Maybe it was just so damn nice to get out after Ike, but Houston Ballet's rescheduled opening of the Classically Modern mixed rep program last Friday was a sheer delight. The short program of four dances (in an air-conditioned theater, no less!) showcased the talented troupe and some wonderful modern-day choreographic takes on classical ballet movement.
A last-minute change had the program open with Artistic Director Stanton Welch's world premiere of Mediæval Bæbes, a celestial celebration of life and Mother Nature — just what the audience needed. The dance used the music of the UK group Mediæval Bæbes, which sorta sounds like the Pussycat Dolls singing Early Music, and it gave the women in the company full rein for flirty, earthy movements. Lisa Pinkham created a sky of starlight and fog for the show, and Welch designed the costumes of fitted blue bodices with flowing, slit-to-there skirts that the women worked furiously, looking like ancient goddesses at play in the universe. Opening night, Sara Webb worked that skirt and strutted her stuff, and the result was a round of applause and bravas.
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Lest the boys feel left out, the second dance (which was supposed to open the program but, frankly, worked out better in this order) was the company premier of Hans van Manen's Solo, which is actually three solos in one. Randy Herrera, Connor Walsh and Oliver Halkowich all took turns in the spotlight, thoroughly enjoying the amusingly athletic choreography danced to Bach's Suite for Violin in D Minor. It was wonderful to see the guys whipping out turns and leaping like nobody's business.
Also a company premiere, added to the repertory in celebration of choreographer Jerome Robbins's 90th birthday, was the modern-day classic revamp of Afternoon of a Faun. Robbins's 1953 version has little in common with the Nijinsky dance from 1912, other than the use of the same score, Claude Debussy's L'après-midi d'un faune, which the Houston Ballet Orchestra reveled in playing. It has nothing to do with wildlife, unless you count the kind that goes on in the rehearsal room — it features a simple practice room with barres and a sleepy lone male. Ian Casady did stretch his legs and torso like a wild thing as he awoke from a needed nap, but he reverted to human as he spied a delicate female dancer. Casady was definitely smoldering as he partnered the almost ethereal Amy Foote in a sensually slow pas de deux. But in a wry comment on dancers, Robbins's choreography had the young lovers more interested in their own reflections in the mirror than in igniting an amorous flame.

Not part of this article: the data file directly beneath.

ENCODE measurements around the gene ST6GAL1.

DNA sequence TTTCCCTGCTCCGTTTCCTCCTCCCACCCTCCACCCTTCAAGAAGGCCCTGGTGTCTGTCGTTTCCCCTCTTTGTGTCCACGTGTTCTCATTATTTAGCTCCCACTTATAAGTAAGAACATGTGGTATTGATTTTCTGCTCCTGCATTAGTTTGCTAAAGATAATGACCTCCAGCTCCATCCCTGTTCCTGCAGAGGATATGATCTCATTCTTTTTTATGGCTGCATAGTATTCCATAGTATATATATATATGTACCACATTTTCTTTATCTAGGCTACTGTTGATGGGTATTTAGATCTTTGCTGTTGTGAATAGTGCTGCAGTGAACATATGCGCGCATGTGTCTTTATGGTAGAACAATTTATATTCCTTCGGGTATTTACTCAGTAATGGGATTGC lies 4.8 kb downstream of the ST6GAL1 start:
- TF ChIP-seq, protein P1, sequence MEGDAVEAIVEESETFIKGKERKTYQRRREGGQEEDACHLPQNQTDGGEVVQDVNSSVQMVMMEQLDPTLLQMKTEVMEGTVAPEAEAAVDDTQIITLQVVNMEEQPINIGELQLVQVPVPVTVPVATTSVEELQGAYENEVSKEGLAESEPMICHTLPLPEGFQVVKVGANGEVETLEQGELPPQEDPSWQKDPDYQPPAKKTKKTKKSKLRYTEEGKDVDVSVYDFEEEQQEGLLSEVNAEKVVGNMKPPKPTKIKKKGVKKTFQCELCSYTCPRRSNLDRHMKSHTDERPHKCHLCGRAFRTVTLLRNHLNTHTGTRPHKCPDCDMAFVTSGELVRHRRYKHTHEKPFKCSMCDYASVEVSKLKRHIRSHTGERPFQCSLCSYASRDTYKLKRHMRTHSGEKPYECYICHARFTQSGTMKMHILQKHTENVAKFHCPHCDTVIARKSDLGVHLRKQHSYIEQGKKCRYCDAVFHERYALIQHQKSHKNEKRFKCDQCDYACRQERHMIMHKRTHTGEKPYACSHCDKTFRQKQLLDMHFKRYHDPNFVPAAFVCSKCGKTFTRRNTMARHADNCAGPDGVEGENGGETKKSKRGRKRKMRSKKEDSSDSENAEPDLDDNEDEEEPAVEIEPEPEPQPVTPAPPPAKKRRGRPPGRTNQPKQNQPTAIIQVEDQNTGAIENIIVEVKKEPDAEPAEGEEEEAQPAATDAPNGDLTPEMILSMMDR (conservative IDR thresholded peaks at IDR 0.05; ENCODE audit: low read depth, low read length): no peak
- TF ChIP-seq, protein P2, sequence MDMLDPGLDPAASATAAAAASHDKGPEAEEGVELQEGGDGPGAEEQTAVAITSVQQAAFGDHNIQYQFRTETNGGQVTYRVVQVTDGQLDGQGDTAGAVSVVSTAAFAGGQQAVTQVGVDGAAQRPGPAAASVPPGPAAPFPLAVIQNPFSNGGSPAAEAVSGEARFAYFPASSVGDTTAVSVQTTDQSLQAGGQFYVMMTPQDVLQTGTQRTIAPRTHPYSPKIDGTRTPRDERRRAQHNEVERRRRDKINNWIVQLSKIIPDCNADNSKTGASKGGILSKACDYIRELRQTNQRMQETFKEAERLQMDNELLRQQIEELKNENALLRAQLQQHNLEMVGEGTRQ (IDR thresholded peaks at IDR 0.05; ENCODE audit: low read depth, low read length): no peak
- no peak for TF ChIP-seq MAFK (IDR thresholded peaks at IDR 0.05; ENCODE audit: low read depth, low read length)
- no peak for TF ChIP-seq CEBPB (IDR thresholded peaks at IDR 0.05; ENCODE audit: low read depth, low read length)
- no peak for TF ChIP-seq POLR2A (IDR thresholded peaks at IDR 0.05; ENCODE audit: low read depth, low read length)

Wortham Theater Center's Brown Theater, 501 Texas, 713-227-2787.
Through October 4. Tickets start at $17.
Welch is certainly a world-renowned modern choreographer, as is van Manen, and Robbins is a recognized genius in dancemaking. But when it comes to classically modern movement, it's George Balanchine who still rules. The works of the man who reinvented ballet and made it truly American can still bring even ballet neophytes almost to tears of rapture, and his iconic Symphony in C is no exception. It's a big-scale tutu ballet on 'roids, with the entire company raging through classical ballet steps at lightning speed. The sound of the full orchestra inspired dancers and audience members alike with George Bizet's rushing strings and eloquent slow passages, with the women's blindingly white plate tutus and the simple lighting design by Christina Giannelli dazzling over it all. This Balanchine ballet is all about long legs, from the unison footwork of the large corps to the heavenly extensions of the lead dancers. And though the stage was mostly a sea of tutus and pointe shoes, there were eight men who partnered the four lead and four secondary ballerinas, and they were no slouches either. The once-again dazzling Sara Webb got extra star power by pairing with the exuberant Connor Walsh; the lyrical Mireille Hassenboehler hooked up with the princely Simon Ball; petite Hitomi Takeda danced with the up-and-coming (or is he already here?) Randy Herrera; and Foote and Casady gave it another whirl as partners, this time much more into each other.
Symphony in C is a celebration of dance, a celebration of life. Despite canceled performances, dancers without power shacking up with other dancers (one kind soul took in at least a dozen other performers post-Ike), not to mention war, politics and financial crisis, somehow watching a company that really gets classically modern dance — and loves it — makes everything seem almost right with the world.